Friday, 22 February 2019

February, letters, offline, thoughts

A slogan I used on a soapbox a few years ago was- Think Global, Act Local. I would love to act local in the purchasing of the nice postage stamps, but with post offices in villages being a side-venture to convenience stores / corner shops, to get the nice stamps I may have to travel miles, or buy online. The high street is declining, mine mainly has charity shops, cheapo discount stores, cafes, bookmakers. There is a post office but as one who wants to buy more than just a few stamps from the special issues, they sometimes won’t let me buy as much as I want or they’ve already sold out.
For stationery purposes, the stores on my high street don’t have much choice of jolly nice papers and paraphernalia. No chance of wax seals, nor a wide range of washi tape, nor colourful sparkly fountain pen inks available, so I do buy some things online. I want to support the local area, but should I go without if not available locally?
For friendships, I turned to snail mail. Where I live, I am still considered an outsider, even with the in-laws, and I have been here for nearly 20 years. People ignore me more often than not, in person. This place can get very isolated, lonely. I am quite shy too, so hurrah for the internet and discussion boards.
This February, I haven’t been online as much as I usually would. I have taken the time offline to write many letters, having picked strangers to write to from the incowrimo-2019.org website. March,  I hope will be a month of replies. Letter writing is for life, not just for February, but letter writing may not suit everybody.
I can’t really compare this year with previous years. I have a different outlook on the project from when I first started in 2013 or so. When I restarted penpalling in 2007, I was looking for commonality, same/similar interests and perhaps women with families. It didn’t really get me anywhere, and none of those initial correspondents stood the test of time. I started to expand my horizon, having joined other snail mail websites, Postcrossing, among others. I celebrated over 10 years of correspondence with a couple of penfriends. Lettermo and InCoWriMo opened my eyes wider, and I reached successfully to new penpals. Perhaps what I look for in a penpal has changed.
I don’t see snail mail as an obligation. I would like to reply to letters within a fortnight to a month of receipt, but if life/circumstance delays that, then I try not to stress. Snail mail is supposed to be fun and a relaxing hobby. Friendships should not feel like a chore. While I would like replies to the February surprise letters I have written, and yes, I may still feel disappointed if there are no surprises or replies waiting for me through the letterbox, I know there is life to be led. I do intend to reply to all letters I receive although there are some circumstances, obvious perhaps, when I would not reply.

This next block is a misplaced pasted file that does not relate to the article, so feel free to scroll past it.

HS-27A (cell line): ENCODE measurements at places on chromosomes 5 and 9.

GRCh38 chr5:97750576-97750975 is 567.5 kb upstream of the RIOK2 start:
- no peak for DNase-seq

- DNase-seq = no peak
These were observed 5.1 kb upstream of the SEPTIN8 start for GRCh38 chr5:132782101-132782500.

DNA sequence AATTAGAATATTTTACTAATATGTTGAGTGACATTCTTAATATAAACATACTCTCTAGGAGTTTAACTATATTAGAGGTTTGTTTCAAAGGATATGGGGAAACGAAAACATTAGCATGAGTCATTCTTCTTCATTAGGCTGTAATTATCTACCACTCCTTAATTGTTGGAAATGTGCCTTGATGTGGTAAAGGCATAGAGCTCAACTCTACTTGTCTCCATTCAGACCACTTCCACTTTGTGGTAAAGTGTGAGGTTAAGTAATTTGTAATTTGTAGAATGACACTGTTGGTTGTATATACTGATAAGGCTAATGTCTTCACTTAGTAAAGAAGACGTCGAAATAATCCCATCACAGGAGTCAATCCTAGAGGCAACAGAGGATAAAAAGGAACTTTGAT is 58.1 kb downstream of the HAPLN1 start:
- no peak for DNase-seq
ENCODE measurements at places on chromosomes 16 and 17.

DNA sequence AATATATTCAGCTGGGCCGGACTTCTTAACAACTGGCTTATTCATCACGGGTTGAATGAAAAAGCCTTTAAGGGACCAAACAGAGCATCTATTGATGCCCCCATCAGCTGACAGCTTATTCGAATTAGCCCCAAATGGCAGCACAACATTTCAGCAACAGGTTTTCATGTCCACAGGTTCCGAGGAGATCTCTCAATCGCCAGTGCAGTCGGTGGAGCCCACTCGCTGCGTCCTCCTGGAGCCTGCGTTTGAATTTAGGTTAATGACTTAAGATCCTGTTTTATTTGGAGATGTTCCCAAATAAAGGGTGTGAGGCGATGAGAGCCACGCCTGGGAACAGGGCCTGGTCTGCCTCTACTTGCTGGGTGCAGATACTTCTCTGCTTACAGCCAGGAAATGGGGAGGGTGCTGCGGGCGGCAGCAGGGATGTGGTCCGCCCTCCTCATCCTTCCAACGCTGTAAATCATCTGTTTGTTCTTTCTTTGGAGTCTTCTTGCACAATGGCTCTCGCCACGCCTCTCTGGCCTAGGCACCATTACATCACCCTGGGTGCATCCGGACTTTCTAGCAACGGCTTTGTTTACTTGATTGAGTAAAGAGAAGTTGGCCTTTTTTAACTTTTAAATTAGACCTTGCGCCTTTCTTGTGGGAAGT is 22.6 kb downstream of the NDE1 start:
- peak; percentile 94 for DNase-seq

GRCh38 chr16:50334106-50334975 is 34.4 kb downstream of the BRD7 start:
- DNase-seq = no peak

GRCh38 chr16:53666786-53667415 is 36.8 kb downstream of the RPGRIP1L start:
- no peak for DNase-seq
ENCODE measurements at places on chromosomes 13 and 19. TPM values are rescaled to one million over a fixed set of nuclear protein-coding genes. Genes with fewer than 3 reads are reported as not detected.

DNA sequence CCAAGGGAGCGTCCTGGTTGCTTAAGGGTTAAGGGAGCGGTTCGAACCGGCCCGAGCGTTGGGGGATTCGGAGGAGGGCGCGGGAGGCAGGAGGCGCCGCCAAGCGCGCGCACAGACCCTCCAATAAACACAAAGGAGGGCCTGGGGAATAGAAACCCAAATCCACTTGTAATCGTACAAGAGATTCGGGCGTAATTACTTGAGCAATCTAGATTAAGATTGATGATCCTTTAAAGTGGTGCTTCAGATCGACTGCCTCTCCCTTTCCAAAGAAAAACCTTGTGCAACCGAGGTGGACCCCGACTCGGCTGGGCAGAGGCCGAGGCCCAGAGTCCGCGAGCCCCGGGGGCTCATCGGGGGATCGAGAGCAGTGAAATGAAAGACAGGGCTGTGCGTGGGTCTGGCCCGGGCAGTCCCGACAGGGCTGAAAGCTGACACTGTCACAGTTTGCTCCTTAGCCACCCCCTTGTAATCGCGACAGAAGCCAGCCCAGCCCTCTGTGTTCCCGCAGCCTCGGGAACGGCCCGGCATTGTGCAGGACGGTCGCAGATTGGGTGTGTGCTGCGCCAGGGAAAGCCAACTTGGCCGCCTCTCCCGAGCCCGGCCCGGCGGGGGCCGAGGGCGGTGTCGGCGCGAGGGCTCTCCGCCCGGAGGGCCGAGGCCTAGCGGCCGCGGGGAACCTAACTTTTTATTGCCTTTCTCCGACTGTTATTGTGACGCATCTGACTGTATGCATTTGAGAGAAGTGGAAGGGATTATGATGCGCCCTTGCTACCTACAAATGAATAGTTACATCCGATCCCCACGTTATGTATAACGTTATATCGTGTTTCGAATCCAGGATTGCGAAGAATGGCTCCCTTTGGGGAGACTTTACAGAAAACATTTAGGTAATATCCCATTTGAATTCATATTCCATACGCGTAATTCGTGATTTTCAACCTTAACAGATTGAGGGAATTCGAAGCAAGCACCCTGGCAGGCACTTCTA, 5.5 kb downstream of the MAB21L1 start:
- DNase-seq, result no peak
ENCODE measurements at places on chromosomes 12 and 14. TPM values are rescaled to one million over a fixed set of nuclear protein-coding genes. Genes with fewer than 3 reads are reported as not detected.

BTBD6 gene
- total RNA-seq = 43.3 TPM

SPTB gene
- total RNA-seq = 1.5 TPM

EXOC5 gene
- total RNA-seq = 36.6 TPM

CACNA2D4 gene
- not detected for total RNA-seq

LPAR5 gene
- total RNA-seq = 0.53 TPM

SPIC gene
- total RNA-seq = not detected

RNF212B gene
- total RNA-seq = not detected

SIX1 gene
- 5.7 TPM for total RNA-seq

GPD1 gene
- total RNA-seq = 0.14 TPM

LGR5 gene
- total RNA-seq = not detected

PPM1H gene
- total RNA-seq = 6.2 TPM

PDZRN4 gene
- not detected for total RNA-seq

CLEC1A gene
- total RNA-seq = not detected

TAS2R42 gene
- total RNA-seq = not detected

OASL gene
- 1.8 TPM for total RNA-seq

This has taken a few hours to create, and it is eating into my letter writing time.

Monday, 4 February 2019

InCoWriMo-2019 - 3rd February thoughts

It is international correspondence writing month. A month full of me handwriting letters to send around the world, some to penpals, and some to strangers. This year, I have been selecting people from a number randomly generated and looked up in the nearest book / magazine. When one magazine failed to yield anything of note to search the address book for, I chose another book. I picked up More Letters of Note, compiled by Shaun Usher, to use for one letter. Will my letters be letters of note in years to come? I don't know, but don't mind if they aren't, that is, if they bring joy or a moment of happiness to the people I send them to.

Some people see the main goal of InCoWriMo-2019 as writing one-off notes/letters for 28 days. Maybe some participants would write a very short missive less than the Twitter character allowance, with writing the postal address taking more time. Size of letter shouldn't really matter, if the quality of what is written is excellent. Sometimes, it only takes a few words to make someone's day. Just "Happy InCoWriMo" doesn't cut it for me, it doesn't show much thought whether handwritten or not.